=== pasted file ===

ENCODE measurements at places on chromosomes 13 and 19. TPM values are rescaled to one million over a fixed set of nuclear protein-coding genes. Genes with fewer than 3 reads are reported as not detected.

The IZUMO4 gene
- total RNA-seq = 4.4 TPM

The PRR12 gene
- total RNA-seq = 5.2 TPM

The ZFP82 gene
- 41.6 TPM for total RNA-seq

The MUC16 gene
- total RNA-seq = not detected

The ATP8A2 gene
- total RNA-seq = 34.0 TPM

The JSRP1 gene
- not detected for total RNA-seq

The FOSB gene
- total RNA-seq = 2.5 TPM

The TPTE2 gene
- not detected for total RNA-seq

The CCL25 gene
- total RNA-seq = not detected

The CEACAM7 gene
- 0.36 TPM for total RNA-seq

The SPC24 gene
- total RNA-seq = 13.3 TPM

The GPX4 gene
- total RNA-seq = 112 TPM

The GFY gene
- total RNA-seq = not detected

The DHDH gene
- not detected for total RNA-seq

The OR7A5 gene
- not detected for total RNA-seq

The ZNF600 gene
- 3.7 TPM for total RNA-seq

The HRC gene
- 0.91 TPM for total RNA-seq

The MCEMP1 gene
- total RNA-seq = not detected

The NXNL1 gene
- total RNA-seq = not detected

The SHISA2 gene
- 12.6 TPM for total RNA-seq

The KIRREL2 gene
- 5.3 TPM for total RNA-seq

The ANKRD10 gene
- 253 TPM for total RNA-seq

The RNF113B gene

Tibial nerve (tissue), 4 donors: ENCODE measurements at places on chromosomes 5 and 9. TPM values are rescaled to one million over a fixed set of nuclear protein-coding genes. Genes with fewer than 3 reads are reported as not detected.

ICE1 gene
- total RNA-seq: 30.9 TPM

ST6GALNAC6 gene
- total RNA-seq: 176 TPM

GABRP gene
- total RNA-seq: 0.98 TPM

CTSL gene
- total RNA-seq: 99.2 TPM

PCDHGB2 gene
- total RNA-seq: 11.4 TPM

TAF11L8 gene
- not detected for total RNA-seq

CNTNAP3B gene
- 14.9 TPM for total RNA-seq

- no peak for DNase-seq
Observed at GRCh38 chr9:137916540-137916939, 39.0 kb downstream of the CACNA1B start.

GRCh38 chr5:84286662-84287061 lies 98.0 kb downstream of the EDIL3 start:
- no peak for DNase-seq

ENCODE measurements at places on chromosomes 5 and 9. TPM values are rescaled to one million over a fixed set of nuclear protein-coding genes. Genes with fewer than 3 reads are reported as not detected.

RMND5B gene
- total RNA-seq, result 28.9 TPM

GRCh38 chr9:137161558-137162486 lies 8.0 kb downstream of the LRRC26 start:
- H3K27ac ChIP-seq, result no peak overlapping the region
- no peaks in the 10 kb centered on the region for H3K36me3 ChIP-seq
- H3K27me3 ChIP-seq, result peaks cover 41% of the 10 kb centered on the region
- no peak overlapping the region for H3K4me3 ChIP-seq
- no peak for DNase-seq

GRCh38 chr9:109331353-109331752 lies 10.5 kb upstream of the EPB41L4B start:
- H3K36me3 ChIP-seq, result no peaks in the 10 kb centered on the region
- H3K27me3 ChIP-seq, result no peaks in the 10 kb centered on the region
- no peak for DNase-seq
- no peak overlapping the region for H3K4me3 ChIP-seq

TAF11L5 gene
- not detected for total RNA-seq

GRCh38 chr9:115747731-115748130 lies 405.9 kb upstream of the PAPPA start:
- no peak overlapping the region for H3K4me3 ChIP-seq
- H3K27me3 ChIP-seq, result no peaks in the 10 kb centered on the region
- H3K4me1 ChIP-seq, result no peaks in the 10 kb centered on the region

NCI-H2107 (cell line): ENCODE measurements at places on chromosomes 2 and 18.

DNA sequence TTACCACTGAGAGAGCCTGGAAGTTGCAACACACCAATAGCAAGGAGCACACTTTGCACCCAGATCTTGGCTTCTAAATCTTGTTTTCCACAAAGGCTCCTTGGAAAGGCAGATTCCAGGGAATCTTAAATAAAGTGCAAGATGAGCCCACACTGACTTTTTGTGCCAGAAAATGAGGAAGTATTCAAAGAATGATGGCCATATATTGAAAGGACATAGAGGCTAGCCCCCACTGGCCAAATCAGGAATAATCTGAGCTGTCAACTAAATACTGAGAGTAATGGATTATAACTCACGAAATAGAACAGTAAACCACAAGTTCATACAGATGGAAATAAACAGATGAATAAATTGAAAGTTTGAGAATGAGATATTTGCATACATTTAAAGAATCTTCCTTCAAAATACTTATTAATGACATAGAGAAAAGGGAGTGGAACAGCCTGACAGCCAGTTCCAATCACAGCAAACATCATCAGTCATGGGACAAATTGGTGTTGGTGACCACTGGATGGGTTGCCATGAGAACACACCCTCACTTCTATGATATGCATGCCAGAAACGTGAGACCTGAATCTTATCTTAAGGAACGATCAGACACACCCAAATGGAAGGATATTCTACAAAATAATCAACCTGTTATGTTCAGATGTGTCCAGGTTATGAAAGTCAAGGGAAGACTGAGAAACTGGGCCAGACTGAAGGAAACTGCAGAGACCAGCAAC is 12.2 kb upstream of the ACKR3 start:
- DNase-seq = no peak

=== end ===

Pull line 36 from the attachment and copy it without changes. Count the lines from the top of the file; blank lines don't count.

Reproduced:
The MCEMP1 gene